– More than 1,200 business graduate schools accept the GRE.
– Over 700,000 individuals take the GRE each year.
– The GRE is the most common entrance exam for post-baccalaureate students.
When you’re preparing for an exam, you probably want to know what a good score is for that exam. With many exams, having that “good” score really does matter and with other exams, having a “good” score really depends on what you’re trying to accomplish with that score.
This goes for the GRE. A “good” score on the GRE depends on what you’re trying to accomplish and what graduate programs you’re considering. Different graduate programs have their own definition of a “good” GRE score.
Learning what is a “good” GRE score can help you when you’re planning out your study time and helps you to understand how far you need to go with your studying.
But before we dig into what a good score is for the GRE, let’s find out what the GRE exactly is.
What is the GRE?
The GRE is a standardized exam that is required for many graduate schools in the nation. The GRE is used by those who are interested in perusing a degree higher than a bachelor’s degree and is used to measure overall academic readiness for graduate school.
What is tested on the GRE?
There are three areas tested on the GRE:
The Analytical Writing section is always the first section that you’ll take on the exam. This section will measure how well you are able to articulate and support complex ideas, examine claims and accompanying evidence, as well as appropriately utilize the elements of standards written English.
You’ll be given two essays to complete; each are timed for 30 minutes. One essay is “Analyze an Issue” and the other is “Analyze an Argument”.
The “Analyze an Issue” task requires you to present an argument based on a given topic. You’ll be required to write a 4 to 6 paragraph essay based on this topic. This measures your ability to think critically about a topic of interest and to express your thoughts about this topic in writing.
The “Analyze an Argument” task will measure your ability to understand, analyze, and evaluate arguments that are to specific instructions and how well you are able to convey your evaluation in your writing. You’ll be given an argument and will be asked to evaluate the logical soundness of the argument of another writer.
The Verbal Reasoning section contains two sub-sections; each that contain 20 questions to be completed in 30 minutes. This section measures your understanding of reading, the application of reasoning skills, and how well you analyze and evaluate written material. You’ll also be tested on a range of vocabulary.
The Verbal Reasoning section contains three types of questions, Reading Comprehension, Text Completion, and Sentence Equivalence.
The Reading Comprehension questions test your abilities that are required to read and understand the types of prose that you’ll encounter during graduate school such as understanding the meaning of individual words and sentences and summarizing a passage. You’ll be given 10 questions that are based on 5 passages.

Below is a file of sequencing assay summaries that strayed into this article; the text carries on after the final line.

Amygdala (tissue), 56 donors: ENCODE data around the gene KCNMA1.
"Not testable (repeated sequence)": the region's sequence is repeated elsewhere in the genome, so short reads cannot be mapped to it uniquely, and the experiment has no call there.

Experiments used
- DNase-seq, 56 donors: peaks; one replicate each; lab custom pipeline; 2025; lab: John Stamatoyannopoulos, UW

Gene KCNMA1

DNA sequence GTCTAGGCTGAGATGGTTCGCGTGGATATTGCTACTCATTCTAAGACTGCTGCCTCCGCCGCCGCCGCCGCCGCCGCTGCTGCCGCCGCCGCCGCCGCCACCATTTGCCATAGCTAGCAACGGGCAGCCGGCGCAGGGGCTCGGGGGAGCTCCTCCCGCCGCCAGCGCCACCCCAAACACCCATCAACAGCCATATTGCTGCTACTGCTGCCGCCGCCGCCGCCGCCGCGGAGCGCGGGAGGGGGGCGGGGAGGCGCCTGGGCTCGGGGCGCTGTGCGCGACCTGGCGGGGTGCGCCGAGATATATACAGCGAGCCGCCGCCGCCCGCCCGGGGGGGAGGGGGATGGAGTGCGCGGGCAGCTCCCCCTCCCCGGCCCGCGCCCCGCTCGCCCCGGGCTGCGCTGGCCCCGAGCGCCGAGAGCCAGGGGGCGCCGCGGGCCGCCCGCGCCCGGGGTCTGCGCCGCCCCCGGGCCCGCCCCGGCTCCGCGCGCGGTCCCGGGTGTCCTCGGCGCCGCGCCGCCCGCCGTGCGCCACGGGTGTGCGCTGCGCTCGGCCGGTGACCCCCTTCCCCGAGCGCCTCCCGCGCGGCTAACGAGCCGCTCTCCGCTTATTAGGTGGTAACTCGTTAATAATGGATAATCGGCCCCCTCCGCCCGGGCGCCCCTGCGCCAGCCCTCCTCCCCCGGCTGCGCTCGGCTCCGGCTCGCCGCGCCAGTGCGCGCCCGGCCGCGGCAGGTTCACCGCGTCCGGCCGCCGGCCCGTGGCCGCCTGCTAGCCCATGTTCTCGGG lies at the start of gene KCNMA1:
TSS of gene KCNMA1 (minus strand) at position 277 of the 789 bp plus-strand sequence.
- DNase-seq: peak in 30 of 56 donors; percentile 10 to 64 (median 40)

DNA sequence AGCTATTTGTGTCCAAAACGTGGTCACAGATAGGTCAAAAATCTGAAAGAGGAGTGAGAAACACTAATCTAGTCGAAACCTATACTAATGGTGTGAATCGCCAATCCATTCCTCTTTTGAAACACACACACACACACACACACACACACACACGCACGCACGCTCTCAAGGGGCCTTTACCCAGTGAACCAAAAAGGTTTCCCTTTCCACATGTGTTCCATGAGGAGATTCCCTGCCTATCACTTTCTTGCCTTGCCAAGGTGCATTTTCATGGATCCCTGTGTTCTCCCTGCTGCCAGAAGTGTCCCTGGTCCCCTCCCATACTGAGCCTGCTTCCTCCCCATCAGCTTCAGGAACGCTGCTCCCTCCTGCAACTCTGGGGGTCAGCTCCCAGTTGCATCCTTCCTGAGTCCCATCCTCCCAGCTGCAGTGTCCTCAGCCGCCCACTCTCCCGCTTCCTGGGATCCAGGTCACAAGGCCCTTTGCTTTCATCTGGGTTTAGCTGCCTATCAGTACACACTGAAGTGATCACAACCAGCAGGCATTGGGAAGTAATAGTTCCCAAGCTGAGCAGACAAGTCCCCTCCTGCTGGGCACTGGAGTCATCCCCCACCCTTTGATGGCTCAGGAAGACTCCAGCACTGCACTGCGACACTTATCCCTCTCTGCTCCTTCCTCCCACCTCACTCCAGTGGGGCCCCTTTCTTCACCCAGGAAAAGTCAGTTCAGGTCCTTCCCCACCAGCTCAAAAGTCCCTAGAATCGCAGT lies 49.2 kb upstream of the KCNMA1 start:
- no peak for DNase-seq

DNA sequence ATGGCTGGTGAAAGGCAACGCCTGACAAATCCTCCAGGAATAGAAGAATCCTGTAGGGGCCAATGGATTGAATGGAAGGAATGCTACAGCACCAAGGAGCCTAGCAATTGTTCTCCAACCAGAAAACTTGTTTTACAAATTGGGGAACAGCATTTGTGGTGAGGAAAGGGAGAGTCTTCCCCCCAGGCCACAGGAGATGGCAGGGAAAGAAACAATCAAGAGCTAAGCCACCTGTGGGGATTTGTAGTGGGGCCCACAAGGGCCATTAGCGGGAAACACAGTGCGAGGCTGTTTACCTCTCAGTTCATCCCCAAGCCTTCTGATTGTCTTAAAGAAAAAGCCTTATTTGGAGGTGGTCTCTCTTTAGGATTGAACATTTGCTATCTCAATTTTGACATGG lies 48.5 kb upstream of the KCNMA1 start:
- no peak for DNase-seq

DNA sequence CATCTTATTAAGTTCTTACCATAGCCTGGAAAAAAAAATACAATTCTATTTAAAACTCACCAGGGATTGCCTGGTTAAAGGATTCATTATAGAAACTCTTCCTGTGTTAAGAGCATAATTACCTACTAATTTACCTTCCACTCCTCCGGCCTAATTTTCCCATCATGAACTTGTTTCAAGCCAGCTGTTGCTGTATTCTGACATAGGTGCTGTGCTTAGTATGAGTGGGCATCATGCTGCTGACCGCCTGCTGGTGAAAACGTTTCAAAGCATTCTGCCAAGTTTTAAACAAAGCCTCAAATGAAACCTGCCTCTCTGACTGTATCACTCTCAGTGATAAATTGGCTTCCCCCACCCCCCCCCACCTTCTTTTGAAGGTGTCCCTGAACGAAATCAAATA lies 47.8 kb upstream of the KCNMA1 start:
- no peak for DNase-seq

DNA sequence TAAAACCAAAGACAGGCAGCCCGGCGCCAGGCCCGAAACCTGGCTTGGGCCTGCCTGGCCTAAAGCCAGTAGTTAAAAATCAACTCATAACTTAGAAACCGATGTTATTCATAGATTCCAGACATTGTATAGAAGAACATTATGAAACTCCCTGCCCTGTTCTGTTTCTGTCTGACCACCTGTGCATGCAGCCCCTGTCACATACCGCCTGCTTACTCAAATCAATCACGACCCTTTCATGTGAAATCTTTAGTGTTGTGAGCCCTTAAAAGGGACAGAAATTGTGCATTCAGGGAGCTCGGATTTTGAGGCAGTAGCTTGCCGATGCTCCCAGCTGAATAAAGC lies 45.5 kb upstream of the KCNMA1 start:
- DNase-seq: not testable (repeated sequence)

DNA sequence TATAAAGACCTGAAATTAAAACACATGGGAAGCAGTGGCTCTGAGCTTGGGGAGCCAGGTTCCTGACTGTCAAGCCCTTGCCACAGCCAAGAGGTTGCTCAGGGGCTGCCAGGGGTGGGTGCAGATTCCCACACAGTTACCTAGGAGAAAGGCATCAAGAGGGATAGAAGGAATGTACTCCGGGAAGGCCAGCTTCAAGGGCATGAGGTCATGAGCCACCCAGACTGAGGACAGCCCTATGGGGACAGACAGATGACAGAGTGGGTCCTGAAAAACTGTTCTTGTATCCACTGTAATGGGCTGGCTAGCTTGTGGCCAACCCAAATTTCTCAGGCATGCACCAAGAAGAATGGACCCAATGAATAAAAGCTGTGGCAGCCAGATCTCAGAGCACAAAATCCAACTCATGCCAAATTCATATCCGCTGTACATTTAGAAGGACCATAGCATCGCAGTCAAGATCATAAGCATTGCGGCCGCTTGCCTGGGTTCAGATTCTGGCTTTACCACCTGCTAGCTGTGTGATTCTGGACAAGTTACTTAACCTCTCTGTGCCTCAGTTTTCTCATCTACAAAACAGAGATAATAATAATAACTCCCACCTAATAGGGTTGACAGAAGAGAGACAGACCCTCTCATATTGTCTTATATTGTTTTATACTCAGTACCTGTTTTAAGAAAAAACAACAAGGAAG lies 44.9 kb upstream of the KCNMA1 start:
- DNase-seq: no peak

The Text Completion questions test your verbal reasoning and comprehension. You’ll be required to analyze and evaluate written material and recognize relationships between words and concepts. You will be given 6 Text Completion questions that require you to fill in the blanks to complete the sentence with a range of words that are provided.
The Sentence Equivalence questions test your ability to reach a conclusion about how a passage should be completed with the partial information that is given. You’ll be given a sentence containing one blank and you’ll need to find the two choices that lead to a complete sentence while producing sentences that mean the same thing.
The Quantitative Reasoning section of the GRE measures your basic mathematical skills and your understanding of elementary mathematical concepts. It also measures your ability to reason quantitatively and to model and solve problems with quantitative methods. This section covers basic concepts that are typical for a college student to know. You’ll be given a total of 40 questions divided into two sub-sections. The topics that you’ll be tested over include:
- Data Analysis
How is the GRE Scored?
The GRE is scored a little different than other exams. Each section on the exam is scored on its own. This means you’ll receive three different scores.
The Analytical Writing section is scored on a scale of 0-6, in half-point increments.
The Verbal Reasoning section is scored on a scale of 130-170 in 1-point increments.
The Quantitative Reasoning section is scored on a scale of 130-170 in 1-point increments.
The scores you receive on the Verbal Reasoning and Quantitative Reasoning sections are based on the number of questions that you answered correctly. This number will give you a raw score which is then converted into your scaled score. The scaled score is on a range between 130 to 170, making 130 the lowest score possible.
The Analytical Writing section is scored more on a straight forward basis. You will receive a score ranging between 0 to 6, 6 being the highest score possible on this section.
What is a Good GRE Score?
A good GRE score depends on the graduate program you want to attend and the school you want to attend. However, when you’re considering the range of scores, a good score will put you at 50% ahead of the other test-takers, but you won’t have quite the advantage if you apply to a highly competitive graduate school.
Good scores for the GRE include:
Verbal Reasoning: 152-158
Quantitative Reasoning: 153-158
Analytical Writing: 4